CBS lead NFL play-by-play announcer Jim Nantz was caught on a hot mic sharing an honest and controversial opinion about the National Anthem protests going on in the NFL. Remember those protests that were lighting the internet on fire and now the media has sorta stopped paying attention to.
‘They’re going to keep kneeling, as long as we keep putting cameras in their face’, a voice that sounds like Nantz is heard saying. The clip comes from a Thursday Night Football game between the Miami Dolphins and Cincinnati Bengals in September, when Dolphins Kenny Stills and Michael Thomas, as they’ve done every game this season, kneeled during the National Anthem.
He isn’t really wrong, the point of a protest is to attract attention to a cause. Nantz’s tone suggests he doesn’t want the networks to pay any attention to the protests and stop showing them during the anthem.
I can understand why Nantz would loath these protests and want them to end. The longer they go on the more he needs to address them, being he is the lead announcer for CBS’s NFL coverage. All Nantz wants to do during a broadcast is talk football, I don’t think I can remember any type of meaningful/controversial opinion he’s every let out on air and it doesn’t appear as if he wanted his opinion out on this topic either. He has had countless opportunities to address the protests during a telecast and this was caught off camera by a live mic.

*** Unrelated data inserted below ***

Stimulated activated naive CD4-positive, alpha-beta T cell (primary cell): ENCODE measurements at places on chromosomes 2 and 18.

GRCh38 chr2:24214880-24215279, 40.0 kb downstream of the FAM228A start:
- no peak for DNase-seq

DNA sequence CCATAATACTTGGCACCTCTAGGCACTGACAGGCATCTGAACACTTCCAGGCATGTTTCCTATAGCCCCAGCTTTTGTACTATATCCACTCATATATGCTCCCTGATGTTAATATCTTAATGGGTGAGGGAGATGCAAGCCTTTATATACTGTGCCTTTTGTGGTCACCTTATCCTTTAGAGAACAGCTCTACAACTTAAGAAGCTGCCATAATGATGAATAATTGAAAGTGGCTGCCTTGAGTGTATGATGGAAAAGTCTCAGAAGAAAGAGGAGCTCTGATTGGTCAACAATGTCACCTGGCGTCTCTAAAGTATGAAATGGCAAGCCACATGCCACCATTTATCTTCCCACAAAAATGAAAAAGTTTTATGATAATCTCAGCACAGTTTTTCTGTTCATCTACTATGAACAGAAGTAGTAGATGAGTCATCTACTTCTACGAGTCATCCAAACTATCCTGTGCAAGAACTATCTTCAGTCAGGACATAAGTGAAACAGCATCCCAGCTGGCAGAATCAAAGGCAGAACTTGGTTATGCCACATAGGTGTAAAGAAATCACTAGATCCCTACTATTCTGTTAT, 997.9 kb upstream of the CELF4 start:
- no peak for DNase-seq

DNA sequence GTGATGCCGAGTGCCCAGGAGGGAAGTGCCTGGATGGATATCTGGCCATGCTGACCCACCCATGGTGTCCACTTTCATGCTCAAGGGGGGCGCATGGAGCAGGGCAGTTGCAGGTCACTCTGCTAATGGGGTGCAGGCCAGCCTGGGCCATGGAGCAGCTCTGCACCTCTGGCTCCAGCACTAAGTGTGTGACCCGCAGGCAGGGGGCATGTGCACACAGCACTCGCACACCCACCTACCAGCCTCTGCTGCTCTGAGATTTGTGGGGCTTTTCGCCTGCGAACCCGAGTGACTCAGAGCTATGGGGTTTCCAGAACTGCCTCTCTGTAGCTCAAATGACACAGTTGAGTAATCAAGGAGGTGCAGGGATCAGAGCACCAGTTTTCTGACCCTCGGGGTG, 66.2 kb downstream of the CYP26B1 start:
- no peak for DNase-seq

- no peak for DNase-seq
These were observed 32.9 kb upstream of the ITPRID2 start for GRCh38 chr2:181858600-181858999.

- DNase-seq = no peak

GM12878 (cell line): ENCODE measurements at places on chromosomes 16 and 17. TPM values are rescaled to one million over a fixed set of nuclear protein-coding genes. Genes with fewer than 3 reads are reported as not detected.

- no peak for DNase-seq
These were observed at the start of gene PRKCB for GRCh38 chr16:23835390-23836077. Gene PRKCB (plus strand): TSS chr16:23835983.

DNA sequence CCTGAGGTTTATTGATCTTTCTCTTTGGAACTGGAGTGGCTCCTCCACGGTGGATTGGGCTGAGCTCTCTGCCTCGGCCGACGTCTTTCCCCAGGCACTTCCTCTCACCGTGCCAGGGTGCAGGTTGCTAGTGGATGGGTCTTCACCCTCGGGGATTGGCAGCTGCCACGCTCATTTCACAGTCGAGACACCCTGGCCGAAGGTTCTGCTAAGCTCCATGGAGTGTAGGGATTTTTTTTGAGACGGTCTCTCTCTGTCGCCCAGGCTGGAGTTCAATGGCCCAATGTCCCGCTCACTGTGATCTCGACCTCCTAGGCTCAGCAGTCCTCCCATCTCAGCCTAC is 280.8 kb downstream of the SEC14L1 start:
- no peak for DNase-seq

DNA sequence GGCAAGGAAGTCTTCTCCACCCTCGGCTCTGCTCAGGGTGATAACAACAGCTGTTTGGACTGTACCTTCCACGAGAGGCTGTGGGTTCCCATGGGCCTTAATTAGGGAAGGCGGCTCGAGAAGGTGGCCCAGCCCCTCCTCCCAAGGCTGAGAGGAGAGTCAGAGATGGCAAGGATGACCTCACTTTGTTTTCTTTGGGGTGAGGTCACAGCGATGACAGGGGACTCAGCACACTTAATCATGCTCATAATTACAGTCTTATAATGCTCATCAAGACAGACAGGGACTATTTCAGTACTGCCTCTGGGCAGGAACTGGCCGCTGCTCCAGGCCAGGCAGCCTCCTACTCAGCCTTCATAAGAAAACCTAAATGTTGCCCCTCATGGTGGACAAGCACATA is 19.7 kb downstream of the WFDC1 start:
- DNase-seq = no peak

His comments were kinda boneheaded and aren’t going to help his quest for these anthem protests to go away. Also, beware the hot mic and if this hot mic was your fault, maybe you should update your resume.
The damning part of Nantz’s leaked comments, is no protests were shown live last night during the Denver Broncos and San Diego Chargers game. Recordings of Broncos linebacker kneeling and various Chargers raising their fists were used later in the broadcast, but not live during the anthem. Suggesting some sort of conspiracy to weed them out of the broadcast.
Mike Florio on Pro Football Talk pointed out that Nantz did hijack the broadcast at the outset of the fourth quarter to point out several players paying respect to God Bless America:
“By the way, a lot of discussion and scrutiny about the national anthem,” Nantz said. “Just to be fair here, during the quarter change they played God Bless America. Philip Rivers, in the middle of a drive, he paused and was singing. You see in the background, Melvin Ingram along with Jatavis Brown with their hands over their heart.”
“Good sight,” Phil Simms added.
The exchange, along with Nantz’s suggestion that “fairness” in some way required the footage to be shown, could be interpreted as an effort to underscore the perception that those who stand for the anthem (or who sing God Bless America) are patriotic — and that those who don’t aren’t.
The protesting players (and many others) believe that there’s nothing unpatriotic about exercising the right to protest the anthem.
Nantz and many want this topic to go away, maybe Nantz can do something like create his own player of the game award and give the player his neck time? That idea has potential and is controversy free. Take the camera time away from the social activists and give more of it to the self-aggrandizing broadcaster.
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